I’m also open to collaborate with other forms of art. If you have some visual art – a photograph / illustration / sketch / painting or anything else you like – and would like to have me write a poem inspired by it, feel free to leave me a message.
You pass under those familiar arches and boughs
like you do once every year
and sometimes more often.
This time you notice
how the green
has a different shade,
how the road is dustier
And there are men repainting
over the white lines
in the middle of the road,
their backs bent
and in your head,
you replace them
with the flamingos
you saw one January morning
As the road narrows down ahead,
the vehicle slows down
and you have enough time to recollect
the memories you have left behind,
the ones you may come back to,
the small street behind the Church
that turns uphill without warning,
the vada pav joint where hands jostle with others
to exchange money for food,
the turn in the street ahead
which leads to a cooperative bank,
or so you think from your last visit ten years ago.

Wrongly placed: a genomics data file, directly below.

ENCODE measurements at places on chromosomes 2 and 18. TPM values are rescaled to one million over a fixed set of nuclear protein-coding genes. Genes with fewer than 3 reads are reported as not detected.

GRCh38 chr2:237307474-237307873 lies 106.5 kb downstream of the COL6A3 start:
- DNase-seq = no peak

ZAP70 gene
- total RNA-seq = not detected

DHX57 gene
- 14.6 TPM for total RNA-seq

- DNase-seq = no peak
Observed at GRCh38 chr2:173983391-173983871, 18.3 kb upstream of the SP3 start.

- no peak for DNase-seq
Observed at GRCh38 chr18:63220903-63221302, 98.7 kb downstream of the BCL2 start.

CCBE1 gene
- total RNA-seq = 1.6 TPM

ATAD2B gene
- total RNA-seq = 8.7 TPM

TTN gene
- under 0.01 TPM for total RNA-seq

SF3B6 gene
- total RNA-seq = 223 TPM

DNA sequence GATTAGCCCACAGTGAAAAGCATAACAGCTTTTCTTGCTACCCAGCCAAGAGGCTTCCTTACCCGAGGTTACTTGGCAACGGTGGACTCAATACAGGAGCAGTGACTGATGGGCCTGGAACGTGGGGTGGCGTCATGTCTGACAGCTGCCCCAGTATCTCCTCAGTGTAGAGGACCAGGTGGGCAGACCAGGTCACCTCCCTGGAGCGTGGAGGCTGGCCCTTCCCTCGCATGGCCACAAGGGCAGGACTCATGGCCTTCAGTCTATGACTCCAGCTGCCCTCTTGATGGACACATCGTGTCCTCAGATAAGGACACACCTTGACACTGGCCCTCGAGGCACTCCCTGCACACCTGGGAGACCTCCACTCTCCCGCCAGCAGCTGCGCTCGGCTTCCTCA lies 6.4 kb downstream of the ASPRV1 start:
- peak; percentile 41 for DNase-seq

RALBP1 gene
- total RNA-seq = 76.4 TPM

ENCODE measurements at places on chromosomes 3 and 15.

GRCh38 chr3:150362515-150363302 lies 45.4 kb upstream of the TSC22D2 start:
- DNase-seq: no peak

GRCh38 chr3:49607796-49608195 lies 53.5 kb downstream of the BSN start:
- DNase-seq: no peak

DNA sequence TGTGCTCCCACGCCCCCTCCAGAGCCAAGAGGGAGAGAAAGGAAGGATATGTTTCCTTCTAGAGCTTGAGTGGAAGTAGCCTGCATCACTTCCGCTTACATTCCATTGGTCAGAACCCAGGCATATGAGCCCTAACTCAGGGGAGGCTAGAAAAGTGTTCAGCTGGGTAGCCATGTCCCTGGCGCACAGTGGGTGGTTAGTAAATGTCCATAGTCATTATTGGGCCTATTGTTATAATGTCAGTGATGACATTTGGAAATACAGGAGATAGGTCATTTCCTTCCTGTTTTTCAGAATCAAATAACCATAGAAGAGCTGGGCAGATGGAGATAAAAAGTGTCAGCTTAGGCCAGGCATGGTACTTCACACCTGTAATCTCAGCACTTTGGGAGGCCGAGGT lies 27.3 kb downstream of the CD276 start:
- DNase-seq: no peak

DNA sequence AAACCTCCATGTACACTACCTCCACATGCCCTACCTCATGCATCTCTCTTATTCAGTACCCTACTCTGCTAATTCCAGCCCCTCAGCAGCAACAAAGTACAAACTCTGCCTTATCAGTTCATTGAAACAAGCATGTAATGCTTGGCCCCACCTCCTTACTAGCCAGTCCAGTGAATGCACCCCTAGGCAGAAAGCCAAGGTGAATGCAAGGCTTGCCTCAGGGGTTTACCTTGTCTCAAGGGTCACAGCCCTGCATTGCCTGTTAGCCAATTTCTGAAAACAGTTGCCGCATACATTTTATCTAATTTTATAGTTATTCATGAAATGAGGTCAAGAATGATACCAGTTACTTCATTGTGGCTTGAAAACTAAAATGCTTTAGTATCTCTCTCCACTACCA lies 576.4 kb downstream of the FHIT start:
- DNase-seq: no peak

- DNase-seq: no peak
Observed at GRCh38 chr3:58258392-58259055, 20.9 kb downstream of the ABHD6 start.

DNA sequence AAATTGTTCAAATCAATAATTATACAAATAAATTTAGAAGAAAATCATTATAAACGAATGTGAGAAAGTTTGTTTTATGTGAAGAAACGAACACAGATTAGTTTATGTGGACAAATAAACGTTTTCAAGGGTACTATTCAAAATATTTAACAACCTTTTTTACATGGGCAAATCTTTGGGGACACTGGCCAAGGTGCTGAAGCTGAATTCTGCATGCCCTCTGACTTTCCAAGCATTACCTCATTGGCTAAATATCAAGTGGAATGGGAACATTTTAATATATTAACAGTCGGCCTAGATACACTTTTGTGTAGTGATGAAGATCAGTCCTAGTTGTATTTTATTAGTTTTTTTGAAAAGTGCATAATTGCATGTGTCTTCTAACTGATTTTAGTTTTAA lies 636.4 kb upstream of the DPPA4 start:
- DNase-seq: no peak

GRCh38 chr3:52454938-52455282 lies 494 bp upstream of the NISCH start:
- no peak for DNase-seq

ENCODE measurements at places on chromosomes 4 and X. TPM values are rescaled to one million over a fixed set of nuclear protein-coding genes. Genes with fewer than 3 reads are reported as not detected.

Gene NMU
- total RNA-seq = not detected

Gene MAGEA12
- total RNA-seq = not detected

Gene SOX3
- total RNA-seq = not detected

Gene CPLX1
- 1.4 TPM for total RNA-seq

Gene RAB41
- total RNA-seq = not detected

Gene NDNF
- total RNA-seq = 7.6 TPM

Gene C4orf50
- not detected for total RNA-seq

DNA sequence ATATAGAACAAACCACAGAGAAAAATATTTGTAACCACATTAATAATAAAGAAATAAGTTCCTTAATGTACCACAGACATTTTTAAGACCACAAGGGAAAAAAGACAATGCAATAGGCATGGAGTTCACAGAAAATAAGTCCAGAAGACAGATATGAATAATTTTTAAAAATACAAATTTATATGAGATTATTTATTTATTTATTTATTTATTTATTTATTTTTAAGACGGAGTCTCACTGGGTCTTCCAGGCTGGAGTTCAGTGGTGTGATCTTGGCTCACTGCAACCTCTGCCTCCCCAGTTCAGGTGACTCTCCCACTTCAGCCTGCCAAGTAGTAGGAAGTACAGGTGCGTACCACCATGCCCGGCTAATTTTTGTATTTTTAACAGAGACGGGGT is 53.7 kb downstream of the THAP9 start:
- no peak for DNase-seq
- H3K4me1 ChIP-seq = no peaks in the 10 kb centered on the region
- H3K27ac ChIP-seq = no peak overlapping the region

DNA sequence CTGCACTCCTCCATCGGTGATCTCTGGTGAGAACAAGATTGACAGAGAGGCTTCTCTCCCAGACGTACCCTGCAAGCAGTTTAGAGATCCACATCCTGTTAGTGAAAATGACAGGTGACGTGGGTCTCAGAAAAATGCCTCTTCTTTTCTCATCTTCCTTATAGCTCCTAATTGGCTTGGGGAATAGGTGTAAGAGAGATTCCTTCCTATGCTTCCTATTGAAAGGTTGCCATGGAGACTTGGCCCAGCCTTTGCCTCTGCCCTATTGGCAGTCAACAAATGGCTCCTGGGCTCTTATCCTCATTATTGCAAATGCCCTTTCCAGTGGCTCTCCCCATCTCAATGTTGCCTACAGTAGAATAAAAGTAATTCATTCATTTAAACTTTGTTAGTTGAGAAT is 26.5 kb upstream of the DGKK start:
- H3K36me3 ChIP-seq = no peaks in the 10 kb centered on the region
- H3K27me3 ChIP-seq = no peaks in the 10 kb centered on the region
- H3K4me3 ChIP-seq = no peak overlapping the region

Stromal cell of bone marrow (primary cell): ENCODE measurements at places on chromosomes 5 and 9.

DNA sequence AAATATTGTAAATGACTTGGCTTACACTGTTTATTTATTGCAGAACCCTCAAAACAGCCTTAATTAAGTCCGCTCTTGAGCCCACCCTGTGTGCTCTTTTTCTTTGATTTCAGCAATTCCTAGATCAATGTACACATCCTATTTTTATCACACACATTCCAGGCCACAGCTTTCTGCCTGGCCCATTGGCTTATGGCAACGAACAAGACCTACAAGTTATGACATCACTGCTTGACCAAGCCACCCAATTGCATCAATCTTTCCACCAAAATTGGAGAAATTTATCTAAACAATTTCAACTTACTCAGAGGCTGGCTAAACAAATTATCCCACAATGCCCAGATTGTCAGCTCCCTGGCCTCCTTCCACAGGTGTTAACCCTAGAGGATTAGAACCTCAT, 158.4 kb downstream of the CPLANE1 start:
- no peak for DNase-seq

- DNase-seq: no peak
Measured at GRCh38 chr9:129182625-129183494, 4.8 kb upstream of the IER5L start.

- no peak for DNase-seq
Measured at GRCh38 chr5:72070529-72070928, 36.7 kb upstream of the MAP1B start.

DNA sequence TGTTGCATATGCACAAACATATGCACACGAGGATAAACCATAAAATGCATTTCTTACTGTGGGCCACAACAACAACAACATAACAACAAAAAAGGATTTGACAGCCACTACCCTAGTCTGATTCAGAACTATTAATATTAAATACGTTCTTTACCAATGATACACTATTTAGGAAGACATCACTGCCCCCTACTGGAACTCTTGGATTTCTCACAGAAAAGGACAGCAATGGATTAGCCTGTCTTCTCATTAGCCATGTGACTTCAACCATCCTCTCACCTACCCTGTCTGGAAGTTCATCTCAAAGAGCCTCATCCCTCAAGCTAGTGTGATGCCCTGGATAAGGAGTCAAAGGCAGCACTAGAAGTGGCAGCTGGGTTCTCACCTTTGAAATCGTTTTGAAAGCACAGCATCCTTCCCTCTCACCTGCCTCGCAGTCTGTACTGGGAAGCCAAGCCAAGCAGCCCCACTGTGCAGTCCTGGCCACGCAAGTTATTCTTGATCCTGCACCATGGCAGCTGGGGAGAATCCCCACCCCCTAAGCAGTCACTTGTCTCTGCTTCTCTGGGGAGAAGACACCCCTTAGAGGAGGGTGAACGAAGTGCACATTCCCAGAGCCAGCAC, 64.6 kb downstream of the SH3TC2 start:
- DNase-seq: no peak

And you think of the memories
you can’t go back to.
Not because the places don’t exist.
They still do,
The bus stop is still there, revamped perhaps,
and so is the school playground,
its grass more diligently maintained now than in your day.
But memories are functions
of not just space and time,
but of people too.
As you ponder over this,
the car ahead stops.
A few passengers get in
and fill in those empty seats.
A few others get off.
You scroll through the photos on your phone
going back ten years and then twelve
to check which of the people then
are still around in your radius of communication,
and who have got off the bus.
You have no footmarks from 2005 or before.
You imagine your bookshelf in your home,
and the photo albums – there must be three of them,
with some of the pictures
stuck to the cellophane covers.
You tell yourself you’ll digitise them this time.
And you remember
you told yourself the very same thing last year.